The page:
By Paul M. Lewis
As I talked about in a blog posting done in early November of last year, I began the process of writing the novel soon after retiring at the end of 2006. During that time, it has gone through numerous phases, forms, iterations, and edits, and, although it’s been a long slog, I am happy to announce that it has now finally been published.
Here is a short description of what it’s about:
It’s the year 2024 and the world is teetering on the brink of global environmental disaster and nuclear war. Nora Del Bosque tells her husband, Aden Delaterre, she’s leaving to report for the Los Angeles Times on a crucial meeting at the new Chicago headquarters of the United Nations. With the world about to fall apart, this is the last thing he wants to hear. A professor and environmental specialist, Aden understands all too well the risks and dangers involved. But the worst does happen, and the two become lost to each other. In the ensuing years, they lead lives apart in isolated communities without modern technology or the conveniences once taken for granted. Separated and still longing for each other, they both rise to positions of power and leadership in fragments of civilization torn by their own brand of conflict based on religion, political affiliation, sexual orientation and race. They meet traditionalists, doctrinal zealots, outrageous individualists, as well as shamans and those wise in the ways of the world. Each discovers their own intuitive awakening and comes to know and rely on their personal Spirit Guides.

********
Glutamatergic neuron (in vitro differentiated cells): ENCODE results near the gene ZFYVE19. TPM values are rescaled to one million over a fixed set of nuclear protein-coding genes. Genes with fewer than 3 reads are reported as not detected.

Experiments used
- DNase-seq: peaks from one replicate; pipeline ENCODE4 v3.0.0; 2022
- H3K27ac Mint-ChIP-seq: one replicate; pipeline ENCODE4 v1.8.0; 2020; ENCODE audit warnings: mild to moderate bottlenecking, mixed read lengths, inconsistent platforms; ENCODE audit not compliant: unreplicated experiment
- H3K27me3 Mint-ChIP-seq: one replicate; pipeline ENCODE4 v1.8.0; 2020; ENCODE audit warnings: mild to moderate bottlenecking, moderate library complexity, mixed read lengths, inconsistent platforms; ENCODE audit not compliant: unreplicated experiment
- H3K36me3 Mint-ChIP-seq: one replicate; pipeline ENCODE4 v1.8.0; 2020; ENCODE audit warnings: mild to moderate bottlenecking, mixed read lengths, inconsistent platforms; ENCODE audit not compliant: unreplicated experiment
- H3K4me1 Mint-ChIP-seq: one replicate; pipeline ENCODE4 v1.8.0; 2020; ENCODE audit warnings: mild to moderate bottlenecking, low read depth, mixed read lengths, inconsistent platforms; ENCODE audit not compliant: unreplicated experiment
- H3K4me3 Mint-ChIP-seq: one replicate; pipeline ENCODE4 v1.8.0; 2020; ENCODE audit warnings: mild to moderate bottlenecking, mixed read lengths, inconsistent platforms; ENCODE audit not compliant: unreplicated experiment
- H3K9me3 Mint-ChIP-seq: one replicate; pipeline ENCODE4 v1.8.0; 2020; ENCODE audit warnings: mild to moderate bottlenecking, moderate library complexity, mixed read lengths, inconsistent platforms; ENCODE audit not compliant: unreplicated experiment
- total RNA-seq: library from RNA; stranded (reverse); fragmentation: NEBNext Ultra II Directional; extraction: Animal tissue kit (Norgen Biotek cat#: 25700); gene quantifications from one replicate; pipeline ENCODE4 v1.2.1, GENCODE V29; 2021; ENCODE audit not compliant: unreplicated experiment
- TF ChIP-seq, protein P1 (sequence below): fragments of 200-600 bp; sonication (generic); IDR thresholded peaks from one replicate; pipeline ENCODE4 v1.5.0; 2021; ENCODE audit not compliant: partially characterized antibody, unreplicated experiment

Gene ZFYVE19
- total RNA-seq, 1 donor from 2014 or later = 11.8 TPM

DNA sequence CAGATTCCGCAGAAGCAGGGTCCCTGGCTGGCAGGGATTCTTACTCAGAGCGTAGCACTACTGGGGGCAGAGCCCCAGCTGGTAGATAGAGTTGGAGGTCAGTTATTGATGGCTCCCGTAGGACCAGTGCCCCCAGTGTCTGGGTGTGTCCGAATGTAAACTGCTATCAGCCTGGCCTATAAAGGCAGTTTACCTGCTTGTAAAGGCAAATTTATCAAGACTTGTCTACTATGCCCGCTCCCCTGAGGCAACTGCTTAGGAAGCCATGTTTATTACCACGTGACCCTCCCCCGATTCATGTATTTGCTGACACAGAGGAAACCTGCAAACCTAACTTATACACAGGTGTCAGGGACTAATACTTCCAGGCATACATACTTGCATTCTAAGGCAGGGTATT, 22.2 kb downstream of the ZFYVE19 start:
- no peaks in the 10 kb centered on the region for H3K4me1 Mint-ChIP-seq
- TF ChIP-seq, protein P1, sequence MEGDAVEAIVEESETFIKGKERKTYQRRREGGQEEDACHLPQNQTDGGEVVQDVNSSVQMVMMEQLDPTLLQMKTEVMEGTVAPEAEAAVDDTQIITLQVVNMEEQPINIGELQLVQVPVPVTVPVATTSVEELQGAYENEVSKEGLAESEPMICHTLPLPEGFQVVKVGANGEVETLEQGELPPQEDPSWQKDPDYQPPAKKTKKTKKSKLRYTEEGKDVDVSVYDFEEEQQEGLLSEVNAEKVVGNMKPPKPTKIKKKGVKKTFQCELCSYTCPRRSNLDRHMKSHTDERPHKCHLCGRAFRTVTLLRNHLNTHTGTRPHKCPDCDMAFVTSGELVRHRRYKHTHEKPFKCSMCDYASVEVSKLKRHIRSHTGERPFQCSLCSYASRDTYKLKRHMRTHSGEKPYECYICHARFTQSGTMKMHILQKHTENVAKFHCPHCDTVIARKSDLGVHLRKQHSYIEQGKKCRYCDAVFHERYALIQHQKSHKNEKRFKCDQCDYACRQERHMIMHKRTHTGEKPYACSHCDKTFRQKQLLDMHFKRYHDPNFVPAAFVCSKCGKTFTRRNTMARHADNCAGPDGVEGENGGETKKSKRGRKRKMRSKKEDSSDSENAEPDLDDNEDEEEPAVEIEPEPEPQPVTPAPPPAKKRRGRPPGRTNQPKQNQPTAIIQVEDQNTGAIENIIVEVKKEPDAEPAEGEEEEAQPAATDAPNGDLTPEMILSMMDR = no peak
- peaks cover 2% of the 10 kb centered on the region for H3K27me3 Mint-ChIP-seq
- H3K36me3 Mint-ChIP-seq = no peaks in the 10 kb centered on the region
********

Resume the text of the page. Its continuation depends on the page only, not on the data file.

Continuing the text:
After the Devastation is a romance, as well as a story of political intrigue and magical mysticism. It is a tale of global crisis and of a post-apocalyptic future for humanity, riven by our ever-present flaws, but bolstered by our greatest attributes. The novel poses the questions we ultimately all need to ask ourselves: can we learn from our past mistakes, and in the end are people capable of building a new and better world for themselves, even after the devastation?
Writing the novel was, in a sense, the easier part. I’m comfortable sitting quietly, spinning stories in my study. Someone once told me that the job of the writer is to fabricate interesting characters, chase them up a tree, and then start throwing stones at them. I like that. People in stories are at their most interesting when they have to face difficulties. And, as readers, we can relate to others who are facing stuff, either of their own making or imposed on them by forces beyond their control. One way or another, if characters are well drawn, we should be able to see ourselves in them. And in so identifying with them and their struggles, maybe this even helps us somehow gain insight into our own difficulties.
But now, I’m faced with a task that I find much more daunting, that is, marketing the novel. This isn’t something that comes easily or naturally to me. As it turns out, advertising a book once it’s written is a whole different world. The word “promotion” keeps coming up. But being center stage is not necessarily my preferred location. Generally, I’d rather stand to the side and let others bask in the limelight (to follow, perhaps too far, the theatrical metaphor). But being in that limelight, I am told, is the very job definition of an author these days. He or she has to get out there and “sell the book.”